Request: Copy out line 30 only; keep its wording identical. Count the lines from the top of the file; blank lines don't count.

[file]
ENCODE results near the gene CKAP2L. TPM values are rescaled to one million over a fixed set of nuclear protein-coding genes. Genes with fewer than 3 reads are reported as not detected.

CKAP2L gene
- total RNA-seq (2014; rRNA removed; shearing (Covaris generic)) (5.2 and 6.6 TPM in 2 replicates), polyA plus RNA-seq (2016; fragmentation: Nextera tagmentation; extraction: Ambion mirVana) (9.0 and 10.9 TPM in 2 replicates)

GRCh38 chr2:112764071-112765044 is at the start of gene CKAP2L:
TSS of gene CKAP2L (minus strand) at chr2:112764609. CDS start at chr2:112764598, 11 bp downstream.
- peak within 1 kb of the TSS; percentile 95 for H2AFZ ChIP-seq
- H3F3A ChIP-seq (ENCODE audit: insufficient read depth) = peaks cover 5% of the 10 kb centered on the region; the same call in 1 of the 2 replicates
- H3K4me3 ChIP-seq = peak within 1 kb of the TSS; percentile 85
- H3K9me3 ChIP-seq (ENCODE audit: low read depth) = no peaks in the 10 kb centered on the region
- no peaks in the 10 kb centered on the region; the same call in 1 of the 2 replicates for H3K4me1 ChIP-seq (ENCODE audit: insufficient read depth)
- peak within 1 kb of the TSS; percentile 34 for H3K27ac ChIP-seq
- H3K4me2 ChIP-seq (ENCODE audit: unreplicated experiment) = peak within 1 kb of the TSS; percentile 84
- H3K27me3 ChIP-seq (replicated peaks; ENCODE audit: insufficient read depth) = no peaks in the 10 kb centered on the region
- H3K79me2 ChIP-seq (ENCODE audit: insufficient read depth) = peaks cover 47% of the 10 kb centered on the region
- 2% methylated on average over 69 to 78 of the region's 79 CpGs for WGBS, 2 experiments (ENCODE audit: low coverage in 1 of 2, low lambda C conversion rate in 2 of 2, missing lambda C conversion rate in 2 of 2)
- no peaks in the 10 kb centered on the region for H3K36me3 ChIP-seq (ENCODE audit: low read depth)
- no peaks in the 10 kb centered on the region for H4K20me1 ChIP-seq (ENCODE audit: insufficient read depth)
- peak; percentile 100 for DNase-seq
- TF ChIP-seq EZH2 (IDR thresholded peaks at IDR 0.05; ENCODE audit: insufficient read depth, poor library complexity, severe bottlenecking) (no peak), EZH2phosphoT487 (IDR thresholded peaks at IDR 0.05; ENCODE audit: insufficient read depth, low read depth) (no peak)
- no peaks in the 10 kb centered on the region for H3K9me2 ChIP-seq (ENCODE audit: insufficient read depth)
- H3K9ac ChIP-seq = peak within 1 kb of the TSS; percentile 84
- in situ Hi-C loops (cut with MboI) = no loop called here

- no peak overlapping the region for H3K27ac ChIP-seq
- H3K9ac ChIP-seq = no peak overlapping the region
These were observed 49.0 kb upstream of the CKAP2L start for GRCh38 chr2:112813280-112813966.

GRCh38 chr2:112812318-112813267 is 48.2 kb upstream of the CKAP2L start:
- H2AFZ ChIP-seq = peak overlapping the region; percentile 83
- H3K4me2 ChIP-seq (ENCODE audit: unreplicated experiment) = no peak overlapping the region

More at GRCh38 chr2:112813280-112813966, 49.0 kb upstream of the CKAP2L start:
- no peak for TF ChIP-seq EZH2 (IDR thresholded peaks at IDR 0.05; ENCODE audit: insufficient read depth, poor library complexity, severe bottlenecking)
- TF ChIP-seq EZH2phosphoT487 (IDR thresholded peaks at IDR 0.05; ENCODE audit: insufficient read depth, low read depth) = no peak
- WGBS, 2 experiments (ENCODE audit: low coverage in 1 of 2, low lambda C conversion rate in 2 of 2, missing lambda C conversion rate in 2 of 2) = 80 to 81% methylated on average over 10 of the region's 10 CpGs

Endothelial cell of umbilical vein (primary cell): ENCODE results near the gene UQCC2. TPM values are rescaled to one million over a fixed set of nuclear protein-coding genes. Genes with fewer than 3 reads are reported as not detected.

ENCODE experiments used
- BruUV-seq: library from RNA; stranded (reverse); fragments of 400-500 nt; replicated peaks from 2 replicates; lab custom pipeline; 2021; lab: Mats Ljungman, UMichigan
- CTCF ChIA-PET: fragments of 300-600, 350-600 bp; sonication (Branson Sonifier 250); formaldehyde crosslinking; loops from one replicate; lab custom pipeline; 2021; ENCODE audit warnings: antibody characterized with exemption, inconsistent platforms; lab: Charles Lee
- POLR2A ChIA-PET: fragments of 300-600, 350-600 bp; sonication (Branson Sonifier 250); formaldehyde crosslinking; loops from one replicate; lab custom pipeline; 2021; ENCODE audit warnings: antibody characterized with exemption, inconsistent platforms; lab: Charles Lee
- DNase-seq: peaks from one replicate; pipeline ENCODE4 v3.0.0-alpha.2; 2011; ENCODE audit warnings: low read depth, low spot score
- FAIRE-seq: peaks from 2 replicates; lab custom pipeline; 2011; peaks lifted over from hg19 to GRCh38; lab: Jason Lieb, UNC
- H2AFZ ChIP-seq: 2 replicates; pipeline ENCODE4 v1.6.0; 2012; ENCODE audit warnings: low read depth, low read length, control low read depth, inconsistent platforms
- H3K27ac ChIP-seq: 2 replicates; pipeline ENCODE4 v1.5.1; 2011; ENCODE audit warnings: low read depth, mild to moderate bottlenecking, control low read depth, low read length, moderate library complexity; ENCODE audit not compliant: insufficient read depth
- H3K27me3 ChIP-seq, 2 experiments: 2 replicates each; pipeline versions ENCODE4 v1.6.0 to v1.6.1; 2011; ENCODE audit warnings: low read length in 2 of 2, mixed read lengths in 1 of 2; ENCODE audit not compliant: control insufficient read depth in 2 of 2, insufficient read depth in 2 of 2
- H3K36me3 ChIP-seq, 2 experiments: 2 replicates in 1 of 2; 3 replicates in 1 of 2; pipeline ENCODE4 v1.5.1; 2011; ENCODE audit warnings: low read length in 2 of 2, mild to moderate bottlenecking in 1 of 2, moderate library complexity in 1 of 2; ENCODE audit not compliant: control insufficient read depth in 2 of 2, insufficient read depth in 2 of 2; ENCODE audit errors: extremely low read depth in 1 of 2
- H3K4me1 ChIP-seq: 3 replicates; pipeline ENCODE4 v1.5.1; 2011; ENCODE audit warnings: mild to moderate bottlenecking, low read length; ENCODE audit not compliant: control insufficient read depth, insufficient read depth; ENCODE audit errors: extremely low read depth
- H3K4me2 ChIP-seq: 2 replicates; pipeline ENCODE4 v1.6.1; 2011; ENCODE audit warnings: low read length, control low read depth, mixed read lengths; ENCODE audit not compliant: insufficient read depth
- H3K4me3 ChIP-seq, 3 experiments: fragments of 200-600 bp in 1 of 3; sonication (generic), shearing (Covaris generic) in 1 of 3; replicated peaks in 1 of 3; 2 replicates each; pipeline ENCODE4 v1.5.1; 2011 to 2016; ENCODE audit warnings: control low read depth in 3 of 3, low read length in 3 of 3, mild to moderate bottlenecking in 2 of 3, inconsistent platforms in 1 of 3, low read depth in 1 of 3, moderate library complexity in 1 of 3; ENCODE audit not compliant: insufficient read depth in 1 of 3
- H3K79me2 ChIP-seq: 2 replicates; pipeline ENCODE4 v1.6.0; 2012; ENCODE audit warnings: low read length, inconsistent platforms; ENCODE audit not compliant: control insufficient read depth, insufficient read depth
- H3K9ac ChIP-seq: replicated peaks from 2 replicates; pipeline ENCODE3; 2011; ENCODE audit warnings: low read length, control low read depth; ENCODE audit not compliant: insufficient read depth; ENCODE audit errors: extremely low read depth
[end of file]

- no peak for TF ChIP-seq EZH2 (IDR thresholded peaks at IDR 0.05; ENCODE audit: insufficient read depth, poor library complexity, severe bottlenecking)